Minnie McKenzie


tānisi kahkithaw kīthawāw nitōtīmak. nimithwīthihtīn iyatoskātamān nīhithowīwin mīna nīhithaw pimācihowin. nohkomipan, nimosōmipan mīna ninīkihikwak kā-kī-āsōnamawicik nipīkiskwīwin.

Hi, greetings to all my friends and colleagues. I am very fortunate and happy to work as a Cree Curriculum Developer and Site-Coordinator for The Gift of Language and Culture Project. My first language, Woodland Cree, was passed on to me by my late grandparents Daniel and Betsy McKenzie and my late parents John and Betsy (nee McLeod) McKenzie. I am the youngest female out of eleven children. Three of my siblings have passed on. My other siblings with their own families reside in Stanley Mission. My passion to carry on my language and cultural skills and knowledge stems from my upbringing, family, colleagues, students and the many people I have come to know and respect over the years in education.

I had many good teachers from Kindergarten to Grade 12, who inspired me to continue my education and to be proud to be a nīhithaw.

In 1989, I was accepted as a student at NORPAC/NORTEP in La Ronge. I worked diligently for four years as a university student and student-teacher. I graduated with a Bachelor of Education Degree in 1993. My first teaching assignment was for the Provincial Education System, I worked as a Cree Language and Culture Instructor at Pre-Cam Elementary School in La Ronge. I was always busy, teaching, creating teaching resources, planning, evaluating and all that work that goes with being a classroom teacher.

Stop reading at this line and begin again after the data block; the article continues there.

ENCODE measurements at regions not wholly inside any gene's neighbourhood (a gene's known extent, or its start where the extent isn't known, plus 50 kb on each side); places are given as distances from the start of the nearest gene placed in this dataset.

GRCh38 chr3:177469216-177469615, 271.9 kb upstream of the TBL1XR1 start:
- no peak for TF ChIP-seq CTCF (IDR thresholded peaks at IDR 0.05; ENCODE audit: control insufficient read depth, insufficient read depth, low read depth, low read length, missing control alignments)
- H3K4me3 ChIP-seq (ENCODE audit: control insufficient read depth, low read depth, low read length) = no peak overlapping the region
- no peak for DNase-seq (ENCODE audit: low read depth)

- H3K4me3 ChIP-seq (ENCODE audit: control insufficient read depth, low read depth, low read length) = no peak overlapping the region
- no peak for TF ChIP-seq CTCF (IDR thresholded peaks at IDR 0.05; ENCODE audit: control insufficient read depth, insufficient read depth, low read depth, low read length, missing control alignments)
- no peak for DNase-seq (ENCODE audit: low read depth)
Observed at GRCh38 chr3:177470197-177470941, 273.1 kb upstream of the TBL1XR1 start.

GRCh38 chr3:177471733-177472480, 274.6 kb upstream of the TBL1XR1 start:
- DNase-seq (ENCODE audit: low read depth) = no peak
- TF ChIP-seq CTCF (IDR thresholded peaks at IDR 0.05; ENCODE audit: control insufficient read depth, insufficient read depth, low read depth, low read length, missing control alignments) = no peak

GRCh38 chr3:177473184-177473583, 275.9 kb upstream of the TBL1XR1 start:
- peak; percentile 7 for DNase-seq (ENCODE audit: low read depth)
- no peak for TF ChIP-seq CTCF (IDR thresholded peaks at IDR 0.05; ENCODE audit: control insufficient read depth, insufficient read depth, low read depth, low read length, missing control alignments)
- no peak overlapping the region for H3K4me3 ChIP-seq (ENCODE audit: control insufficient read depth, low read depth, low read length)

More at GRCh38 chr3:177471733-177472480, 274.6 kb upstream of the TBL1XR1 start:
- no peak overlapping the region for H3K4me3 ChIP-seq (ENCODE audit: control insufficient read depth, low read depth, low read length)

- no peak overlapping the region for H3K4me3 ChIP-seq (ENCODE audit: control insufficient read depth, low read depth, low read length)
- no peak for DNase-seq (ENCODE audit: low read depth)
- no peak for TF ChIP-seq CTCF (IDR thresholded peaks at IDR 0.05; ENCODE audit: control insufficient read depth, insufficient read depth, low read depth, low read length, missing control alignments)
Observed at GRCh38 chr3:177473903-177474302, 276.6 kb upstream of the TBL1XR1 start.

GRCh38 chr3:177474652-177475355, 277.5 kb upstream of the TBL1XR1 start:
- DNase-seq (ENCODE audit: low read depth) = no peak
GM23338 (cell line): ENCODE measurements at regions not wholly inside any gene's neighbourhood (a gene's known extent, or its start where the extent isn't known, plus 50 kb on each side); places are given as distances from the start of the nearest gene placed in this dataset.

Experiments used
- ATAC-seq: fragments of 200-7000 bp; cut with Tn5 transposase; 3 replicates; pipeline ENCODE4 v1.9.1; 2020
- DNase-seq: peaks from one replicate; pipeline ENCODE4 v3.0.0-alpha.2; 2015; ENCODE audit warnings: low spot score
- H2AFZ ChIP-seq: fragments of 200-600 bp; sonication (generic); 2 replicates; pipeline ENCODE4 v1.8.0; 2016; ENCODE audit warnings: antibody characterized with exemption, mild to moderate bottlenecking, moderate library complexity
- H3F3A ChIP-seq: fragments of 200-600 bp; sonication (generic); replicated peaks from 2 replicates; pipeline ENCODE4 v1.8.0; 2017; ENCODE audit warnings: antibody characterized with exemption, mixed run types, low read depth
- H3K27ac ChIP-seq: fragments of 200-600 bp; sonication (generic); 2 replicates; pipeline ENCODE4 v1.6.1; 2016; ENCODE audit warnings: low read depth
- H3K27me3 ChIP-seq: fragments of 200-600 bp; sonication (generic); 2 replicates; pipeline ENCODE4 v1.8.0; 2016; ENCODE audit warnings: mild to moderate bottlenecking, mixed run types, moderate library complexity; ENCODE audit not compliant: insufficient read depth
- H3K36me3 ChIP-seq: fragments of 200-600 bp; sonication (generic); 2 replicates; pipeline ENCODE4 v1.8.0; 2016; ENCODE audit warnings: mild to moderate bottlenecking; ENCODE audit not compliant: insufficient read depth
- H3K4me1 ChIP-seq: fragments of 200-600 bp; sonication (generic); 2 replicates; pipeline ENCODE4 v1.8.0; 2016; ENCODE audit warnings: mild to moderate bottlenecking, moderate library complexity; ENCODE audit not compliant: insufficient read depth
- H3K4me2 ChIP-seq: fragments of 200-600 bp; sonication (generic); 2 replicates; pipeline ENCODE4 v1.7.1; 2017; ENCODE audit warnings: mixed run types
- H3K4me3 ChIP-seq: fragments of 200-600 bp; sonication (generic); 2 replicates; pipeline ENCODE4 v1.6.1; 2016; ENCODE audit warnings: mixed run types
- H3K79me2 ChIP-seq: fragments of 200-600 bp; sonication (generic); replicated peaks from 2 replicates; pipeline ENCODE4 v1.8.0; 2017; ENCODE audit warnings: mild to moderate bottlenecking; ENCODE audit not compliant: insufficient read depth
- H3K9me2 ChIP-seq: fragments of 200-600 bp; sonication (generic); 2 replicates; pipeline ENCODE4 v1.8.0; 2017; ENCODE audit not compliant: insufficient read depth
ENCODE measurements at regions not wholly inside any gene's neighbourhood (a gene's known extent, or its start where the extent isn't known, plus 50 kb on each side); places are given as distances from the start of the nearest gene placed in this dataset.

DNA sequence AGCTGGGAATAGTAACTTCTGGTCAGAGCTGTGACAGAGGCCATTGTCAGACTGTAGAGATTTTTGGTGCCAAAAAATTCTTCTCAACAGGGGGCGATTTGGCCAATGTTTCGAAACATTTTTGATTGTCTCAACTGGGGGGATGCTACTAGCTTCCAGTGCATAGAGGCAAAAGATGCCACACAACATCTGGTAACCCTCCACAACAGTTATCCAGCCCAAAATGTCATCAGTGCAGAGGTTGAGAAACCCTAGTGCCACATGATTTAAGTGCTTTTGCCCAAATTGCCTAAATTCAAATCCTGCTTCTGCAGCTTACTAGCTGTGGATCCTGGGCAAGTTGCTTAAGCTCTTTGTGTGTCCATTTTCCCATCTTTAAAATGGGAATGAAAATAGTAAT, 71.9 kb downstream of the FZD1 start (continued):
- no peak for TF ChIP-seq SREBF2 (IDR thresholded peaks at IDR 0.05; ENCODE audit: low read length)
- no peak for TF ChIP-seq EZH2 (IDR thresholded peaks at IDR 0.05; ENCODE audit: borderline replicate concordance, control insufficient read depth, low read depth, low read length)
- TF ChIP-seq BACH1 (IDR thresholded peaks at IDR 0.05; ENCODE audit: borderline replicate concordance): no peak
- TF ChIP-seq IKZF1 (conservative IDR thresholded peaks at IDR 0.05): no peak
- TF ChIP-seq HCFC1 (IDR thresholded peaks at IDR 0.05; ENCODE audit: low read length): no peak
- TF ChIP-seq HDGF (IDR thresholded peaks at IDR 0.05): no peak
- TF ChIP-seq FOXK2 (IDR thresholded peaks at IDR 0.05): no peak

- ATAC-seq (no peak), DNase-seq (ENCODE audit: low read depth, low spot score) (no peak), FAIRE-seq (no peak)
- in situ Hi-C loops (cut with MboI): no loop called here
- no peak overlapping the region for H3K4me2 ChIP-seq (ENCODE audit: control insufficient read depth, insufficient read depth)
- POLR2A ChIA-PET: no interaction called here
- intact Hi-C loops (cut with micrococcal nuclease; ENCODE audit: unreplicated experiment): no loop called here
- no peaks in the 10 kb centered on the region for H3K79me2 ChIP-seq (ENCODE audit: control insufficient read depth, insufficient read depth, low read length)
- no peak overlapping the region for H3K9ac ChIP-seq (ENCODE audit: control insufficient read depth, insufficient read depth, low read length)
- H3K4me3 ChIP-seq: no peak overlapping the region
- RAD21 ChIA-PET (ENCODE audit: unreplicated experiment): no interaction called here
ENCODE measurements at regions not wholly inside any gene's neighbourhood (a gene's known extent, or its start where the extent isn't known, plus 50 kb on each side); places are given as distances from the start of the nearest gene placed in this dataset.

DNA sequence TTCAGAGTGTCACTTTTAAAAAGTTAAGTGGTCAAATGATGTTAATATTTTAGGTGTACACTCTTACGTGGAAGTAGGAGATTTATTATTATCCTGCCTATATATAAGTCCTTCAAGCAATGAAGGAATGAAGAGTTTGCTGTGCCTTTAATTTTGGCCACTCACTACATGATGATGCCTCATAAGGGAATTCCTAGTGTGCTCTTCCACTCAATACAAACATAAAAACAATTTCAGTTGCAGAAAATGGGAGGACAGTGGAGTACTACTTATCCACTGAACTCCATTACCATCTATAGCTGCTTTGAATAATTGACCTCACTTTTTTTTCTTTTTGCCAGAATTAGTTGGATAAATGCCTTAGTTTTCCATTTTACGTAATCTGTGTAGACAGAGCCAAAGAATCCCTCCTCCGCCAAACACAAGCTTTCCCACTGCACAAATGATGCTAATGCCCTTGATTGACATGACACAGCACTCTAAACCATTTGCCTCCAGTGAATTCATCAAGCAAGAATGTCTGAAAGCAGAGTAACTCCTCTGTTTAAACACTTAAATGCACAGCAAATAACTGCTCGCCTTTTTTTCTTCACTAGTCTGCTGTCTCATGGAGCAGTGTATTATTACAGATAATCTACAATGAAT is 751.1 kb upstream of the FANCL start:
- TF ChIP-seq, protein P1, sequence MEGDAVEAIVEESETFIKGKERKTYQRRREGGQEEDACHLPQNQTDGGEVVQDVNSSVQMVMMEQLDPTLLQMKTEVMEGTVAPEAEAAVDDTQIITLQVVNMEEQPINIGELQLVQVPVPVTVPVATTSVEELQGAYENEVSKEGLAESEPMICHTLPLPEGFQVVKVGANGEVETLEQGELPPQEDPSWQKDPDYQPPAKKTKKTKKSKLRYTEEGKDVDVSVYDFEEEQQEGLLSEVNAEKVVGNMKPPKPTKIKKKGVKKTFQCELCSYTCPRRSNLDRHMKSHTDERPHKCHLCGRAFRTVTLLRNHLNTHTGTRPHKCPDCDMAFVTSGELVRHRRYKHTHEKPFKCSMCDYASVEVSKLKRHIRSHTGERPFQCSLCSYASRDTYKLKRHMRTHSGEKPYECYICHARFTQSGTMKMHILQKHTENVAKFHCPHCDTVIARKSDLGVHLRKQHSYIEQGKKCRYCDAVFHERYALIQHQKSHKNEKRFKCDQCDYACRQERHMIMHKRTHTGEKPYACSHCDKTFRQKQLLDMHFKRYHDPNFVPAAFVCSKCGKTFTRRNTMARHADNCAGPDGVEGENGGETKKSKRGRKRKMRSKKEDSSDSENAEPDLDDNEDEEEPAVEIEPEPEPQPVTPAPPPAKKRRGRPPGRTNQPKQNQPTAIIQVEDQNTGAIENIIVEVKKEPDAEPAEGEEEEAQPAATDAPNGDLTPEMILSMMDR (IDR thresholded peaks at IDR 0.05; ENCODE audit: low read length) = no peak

Since then, I have worked as a Woodland Cree Materials Developer for the Aboriginal Languages Project operated by Northern Lights School Division No. 113. I also worked as a regular classroom teacher for grades one and two, and the Cree Program for Chief Moses Ratt School in Sucker River.

In 1999, I was hired as a Cree Language and Culture Consultant for Lac La Ronge Indian Band Education Branch. I am still working for the same department and thoroughly enjoy my job. My job title changed this year because of the increased number of staff. My job as a Site-Coordinator includes supervising a staff of twelve people. Some of my responsibilities are to ensure that reporting is done, to organize staff and curriculum team meetings, to report to the Project Coordinator, to create and develop teaching resources, to ensure that the budget is balanced, to recruit staff, to attend meetings with other organizations who work in the same field and other office duties.

I am fortunate to work with hard working staff. They are committed to the project and have a similar vision as I do and that is to promote, revive and maintain First Nation Languages and Cultures.

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ikosi pitamā